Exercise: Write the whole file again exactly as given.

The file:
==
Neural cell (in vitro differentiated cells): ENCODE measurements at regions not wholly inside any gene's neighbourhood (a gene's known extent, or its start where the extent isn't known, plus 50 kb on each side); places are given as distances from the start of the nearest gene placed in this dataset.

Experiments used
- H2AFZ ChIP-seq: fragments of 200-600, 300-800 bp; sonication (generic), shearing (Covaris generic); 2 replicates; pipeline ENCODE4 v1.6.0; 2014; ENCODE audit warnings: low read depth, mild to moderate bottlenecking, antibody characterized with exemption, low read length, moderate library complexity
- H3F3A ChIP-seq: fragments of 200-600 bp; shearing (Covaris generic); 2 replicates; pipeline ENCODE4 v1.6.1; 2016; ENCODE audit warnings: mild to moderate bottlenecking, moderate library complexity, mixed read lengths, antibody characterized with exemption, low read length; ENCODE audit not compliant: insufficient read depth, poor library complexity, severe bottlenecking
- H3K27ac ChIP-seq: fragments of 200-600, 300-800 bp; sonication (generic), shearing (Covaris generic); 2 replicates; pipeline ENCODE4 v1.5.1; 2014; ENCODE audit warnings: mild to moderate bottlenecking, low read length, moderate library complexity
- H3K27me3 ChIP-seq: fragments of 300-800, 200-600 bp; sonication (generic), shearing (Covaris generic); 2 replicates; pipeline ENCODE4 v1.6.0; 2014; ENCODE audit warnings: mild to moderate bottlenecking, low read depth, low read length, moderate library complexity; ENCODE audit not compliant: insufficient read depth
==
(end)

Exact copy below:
Neural cell (in vitro differentiated cells): ENCODE measurements at regions not wholly inside any gene's neighbourhood (a gene's known extent, or its start where the extent isn't known, plus 50 kb on each side); places are given as distances from the start of the nearest gene placed in this dataset.

Experiments used
- H2AFZ ChIP-seq: fragments of 200-600, 300-800 bp; sonication (generic), shearing (Covaris generic); 2 replicates; pipeline ENCODE4 v1.6.0; 2014; ENCODE audit warnings: low read depth, mild to moderate bottlenecking, antibody characterized with exemption, low read length, moderate library complexity
- H3F3A ChIP-seq: fragments of 200-600 bp; shearing (Covaris generic); 2 replicates; pipeline ENCODE4 v1.6.1; 2016; ENCODE audit warnings: mild to moderate bottlenecking, moderate library complexity, mixed read lengths, antibody characterized with exemption, low read length; ENCODE audit not compliant: insufficient read depth, poor library complexity, severe bottlenecking
- H3K27ac ChIP-seq: fragments of 200-600, 300-800 bp; sonication (generic), shearing (Covaris generic); 2 replicates; pipeline ENCODE4 v1.5.1; 2014; ENCODE audit warnings: mild to moderate bottlenecking, low read length, moderate library complexity
- H3K27me3 ChIP-seq: fragments of 300-800, 200-600 bp; sonication (generic), shearing (Covaris generic); 2 replicates; pipeline ENCODE4 v1.6.0; 2014; ENCODE audit warnings: mild to moderate bottlenecking, low read depth, low read length, moderate library complexity; ENCODE audit not compliant: insufficient read depth